News: Preventing abuse while remembering sacrifices
Story by Spc. Samuel Northrup
FORT HOOD, Texas - The New Parent Support Program held an open play group for military children April 3 at the Bronco Youth Center here as part of the Month of the Military Child.
Throughout the month of April, there are a variety of activities scheduled for children such as playgroups, bowling nights, a safety festival, a board game night and more.
“The month of the military child is a time where we really celebrate military children,” said Melissa Mistic, a Fort Hood Family Child Care provider. “There is emphasis on the fact that military children are dealing with issues much different than those of civilian children. They are sometimes without a mother or a father for a year or more.”
There are variety of resources and activities on Fort Hood available for children of deployed parents, such as playgroups which help children and mothers get out and explore the local area, and develop healthy outlets for tension through socialization.
Promoting the well-being of children and focusing on what the children of service members go through are the two main points emphasized during these activities.
According to Melissa Scheller, manager of the New Parent Support Program at Fort Hood, parents can release some tension if they and their child get a chance to go out somewhere like the playgroups. Releasing tension can reduce the risk of child abuse.
“All of our activities are geared toward help, support and education,” Scheller said. “We want parents to know places to go to for help.”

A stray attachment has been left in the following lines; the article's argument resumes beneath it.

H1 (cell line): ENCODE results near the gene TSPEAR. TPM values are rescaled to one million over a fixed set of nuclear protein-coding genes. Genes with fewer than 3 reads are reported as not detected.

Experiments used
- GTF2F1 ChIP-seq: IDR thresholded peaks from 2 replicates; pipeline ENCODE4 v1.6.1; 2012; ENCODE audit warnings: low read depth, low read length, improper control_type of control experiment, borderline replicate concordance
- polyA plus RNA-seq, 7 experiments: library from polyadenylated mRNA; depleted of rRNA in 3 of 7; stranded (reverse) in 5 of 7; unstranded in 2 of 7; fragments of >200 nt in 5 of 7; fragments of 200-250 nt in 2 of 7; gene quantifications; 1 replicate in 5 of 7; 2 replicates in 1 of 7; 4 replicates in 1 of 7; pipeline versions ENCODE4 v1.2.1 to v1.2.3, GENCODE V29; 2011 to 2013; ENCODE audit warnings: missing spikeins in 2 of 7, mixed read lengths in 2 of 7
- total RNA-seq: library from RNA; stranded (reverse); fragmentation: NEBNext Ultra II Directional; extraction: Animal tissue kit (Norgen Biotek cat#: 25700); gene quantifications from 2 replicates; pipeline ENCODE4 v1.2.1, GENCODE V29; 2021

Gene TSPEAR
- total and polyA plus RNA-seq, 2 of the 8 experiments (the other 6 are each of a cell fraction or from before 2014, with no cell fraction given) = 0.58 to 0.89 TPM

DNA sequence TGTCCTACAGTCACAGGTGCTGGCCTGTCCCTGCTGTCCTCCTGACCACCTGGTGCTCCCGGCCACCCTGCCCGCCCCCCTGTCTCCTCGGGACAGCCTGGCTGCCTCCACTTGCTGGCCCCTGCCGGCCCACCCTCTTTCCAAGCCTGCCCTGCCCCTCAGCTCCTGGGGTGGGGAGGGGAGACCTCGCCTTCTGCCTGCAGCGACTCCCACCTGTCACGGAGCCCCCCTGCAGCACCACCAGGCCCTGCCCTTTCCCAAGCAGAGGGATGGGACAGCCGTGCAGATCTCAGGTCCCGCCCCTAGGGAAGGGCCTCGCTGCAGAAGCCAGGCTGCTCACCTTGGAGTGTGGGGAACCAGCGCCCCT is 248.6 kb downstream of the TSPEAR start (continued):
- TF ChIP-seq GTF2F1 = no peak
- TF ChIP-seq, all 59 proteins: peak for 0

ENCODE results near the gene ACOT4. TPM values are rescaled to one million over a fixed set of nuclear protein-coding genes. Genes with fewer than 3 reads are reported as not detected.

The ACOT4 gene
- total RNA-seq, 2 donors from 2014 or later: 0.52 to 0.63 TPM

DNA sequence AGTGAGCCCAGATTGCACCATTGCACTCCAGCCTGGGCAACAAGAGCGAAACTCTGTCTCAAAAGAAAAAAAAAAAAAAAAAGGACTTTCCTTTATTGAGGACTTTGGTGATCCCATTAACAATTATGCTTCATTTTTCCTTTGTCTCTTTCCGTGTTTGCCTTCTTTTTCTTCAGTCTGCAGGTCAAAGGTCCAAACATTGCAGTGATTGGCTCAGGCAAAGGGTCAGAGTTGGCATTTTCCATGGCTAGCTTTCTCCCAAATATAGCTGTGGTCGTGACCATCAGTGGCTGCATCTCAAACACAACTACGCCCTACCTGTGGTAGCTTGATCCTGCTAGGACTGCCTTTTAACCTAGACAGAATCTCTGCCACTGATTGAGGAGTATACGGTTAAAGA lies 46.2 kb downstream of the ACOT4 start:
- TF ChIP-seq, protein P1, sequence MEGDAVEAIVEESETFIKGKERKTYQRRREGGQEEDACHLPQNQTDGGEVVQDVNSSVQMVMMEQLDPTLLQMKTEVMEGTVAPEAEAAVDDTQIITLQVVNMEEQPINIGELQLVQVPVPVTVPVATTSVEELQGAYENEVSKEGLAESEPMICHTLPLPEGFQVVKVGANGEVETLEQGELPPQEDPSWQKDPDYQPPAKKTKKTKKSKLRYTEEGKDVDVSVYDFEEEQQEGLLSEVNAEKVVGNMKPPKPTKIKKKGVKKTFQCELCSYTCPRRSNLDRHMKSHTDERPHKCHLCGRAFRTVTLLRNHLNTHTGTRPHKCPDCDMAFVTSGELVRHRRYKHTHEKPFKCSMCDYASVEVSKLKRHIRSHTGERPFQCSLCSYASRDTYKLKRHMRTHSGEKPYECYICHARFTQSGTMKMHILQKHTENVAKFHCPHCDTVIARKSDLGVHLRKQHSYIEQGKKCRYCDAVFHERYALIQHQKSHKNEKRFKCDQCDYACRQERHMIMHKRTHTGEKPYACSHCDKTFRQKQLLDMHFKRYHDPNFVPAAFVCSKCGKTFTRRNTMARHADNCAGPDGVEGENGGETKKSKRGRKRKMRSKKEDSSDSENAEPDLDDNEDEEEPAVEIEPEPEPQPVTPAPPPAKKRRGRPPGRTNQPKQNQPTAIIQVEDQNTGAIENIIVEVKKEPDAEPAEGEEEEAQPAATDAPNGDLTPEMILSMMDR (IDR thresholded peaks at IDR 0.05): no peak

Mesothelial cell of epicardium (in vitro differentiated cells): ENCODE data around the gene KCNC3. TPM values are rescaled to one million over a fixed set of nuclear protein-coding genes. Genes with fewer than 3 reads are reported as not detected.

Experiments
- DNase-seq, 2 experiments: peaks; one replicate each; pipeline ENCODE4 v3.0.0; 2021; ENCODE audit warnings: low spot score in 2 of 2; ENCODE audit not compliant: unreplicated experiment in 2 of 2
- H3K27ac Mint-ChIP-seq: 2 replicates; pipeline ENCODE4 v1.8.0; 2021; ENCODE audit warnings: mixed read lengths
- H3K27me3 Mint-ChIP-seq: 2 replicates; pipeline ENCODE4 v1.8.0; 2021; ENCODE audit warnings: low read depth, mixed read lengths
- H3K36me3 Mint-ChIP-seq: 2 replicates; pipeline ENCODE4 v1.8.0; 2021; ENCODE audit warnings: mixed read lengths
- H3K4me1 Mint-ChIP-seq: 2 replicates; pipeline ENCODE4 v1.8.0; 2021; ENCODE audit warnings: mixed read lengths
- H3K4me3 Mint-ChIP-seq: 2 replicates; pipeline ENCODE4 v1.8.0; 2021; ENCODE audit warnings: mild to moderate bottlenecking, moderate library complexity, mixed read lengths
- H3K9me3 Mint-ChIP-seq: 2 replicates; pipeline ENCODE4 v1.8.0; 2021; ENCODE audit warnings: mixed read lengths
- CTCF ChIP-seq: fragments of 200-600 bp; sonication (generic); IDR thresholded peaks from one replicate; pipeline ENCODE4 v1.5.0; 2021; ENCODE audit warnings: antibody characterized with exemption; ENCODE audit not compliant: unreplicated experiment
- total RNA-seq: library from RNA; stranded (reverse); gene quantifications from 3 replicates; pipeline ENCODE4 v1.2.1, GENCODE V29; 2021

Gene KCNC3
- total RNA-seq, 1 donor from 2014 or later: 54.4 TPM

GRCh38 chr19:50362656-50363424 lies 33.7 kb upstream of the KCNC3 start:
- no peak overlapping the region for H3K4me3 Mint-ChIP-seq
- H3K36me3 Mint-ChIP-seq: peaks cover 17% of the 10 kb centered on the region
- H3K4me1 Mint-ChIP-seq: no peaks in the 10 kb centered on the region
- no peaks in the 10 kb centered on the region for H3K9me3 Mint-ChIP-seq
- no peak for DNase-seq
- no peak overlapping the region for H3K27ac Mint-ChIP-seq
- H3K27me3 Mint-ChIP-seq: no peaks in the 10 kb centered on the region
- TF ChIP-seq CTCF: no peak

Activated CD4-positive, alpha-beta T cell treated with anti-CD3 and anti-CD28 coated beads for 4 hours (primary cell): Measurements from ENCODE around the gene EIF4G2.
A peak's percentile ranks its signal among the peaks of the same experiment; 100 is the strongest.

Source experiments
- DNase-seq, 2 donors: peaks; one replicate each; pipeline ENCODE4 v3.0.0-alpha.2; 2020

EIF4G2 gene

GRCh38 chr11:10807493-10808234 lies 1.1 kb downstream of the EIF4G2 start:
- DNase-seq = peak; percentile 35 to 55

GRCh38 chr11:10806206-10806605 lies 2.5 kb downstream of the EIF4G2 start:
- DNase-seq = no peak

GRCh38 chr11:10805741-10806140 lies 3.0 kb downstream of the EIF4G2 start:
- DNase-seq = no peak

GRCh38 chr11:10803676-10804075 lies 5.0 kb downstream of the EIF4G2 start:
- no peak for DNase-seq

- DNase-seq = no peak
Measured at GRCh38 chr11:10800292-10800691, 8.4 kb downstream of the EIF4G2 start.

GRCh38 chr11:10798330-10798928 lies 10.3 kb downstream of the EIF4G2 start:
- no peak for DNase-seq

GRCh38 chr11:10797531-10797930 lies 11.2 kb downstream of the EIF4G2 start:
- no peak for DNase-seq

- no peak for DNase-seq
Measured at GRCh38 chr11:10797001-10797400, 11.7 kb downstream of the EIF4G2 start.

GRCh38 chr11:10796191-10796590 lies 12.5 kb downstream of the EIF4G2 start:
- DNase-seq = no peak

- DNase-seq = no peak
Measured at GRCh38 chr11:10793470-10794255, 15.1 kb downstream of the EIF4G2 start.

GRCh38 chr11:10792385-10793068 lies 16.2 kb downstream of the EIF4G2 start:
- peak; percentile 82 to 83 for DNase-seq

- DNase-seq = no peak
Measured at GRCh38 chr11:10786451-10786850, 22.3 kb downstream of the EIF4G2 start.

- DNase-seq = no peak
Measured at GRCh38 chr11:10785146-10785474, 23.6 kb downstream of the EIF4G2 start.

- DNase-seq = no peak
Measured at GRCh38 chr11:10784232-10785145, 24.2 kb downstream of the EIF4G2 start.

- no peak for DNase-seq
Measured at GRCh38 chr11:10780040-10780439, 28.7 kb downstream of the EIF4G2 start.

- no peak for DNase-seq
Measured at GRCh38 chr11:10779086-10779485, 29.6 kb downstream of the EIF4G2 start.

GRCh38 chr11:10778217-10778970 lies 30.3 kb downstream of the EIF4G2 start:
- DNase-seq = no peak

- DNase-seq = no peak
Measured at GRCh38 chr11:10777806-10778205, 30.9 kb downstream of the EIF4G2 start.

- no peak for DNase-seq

“A big purpose of the playgroup is to be a sort of support channel,” said Scheller. “One of the things we find that helps a spouse the most with deployments is having at least one decent friendship.”
“If a mom with a 2-year-old comes in and meets another mom with a 2-year-old they might make that connection and find out that they get along very well,” Scheller said. “That’s someone to setup play dates with and spend your time with. They may feel they have no options or anyplace to go. If they have a friend, they will go out and explore the area.”
Deborah Fisher, a mother of three, agrees that the playgroup is a good way to meet other parents.
“I like that my kids have a chance to meet other kids their age and I get a chance to meet other military mothers who are looking for somebody to socialize with,” Fisher said. “The socialization aspect is wonderful.”
There are crafts and toys for the kids as well as people helping with the children, Fisher said. It’s a very stress free environment for parents.
The month of the military child addresses other issue such as making people aware of what a child goes through during a parent’s military career.
Military children have to cope with frequent moves and adjustments due to the military lifestyle.
“For young children, just moving their bedroom can be traumatic,” said Scheller “They get used to their space. When they’re young like that, disrupting their routine can really throw them.”
Some military spouses come across difficulties in getting their children to communicate with the deployed parent.
“I would get my son on the phone with my husband and my son would freeze up,” said Mistic. “My son would not want to talk and it really hurt my husband sometimes. So we started a family journal.”
“The journal was a way for my son to understand,” Mistic said. “We would write down his feelings and why he felt that way. He knew I was sharing that information with his father. Whatever his father would say would go into the journal. I could show my son that his father really did care, it made him feel better.”
Scheller points out that children of service members, as with all children, did not choose these particular lifestyles.
“I definitely knew what I was getting into when I married my husband, because we were both active duty,” said Scheller. “Even spouses have a choice. Kids are born into military life; they have no choice.”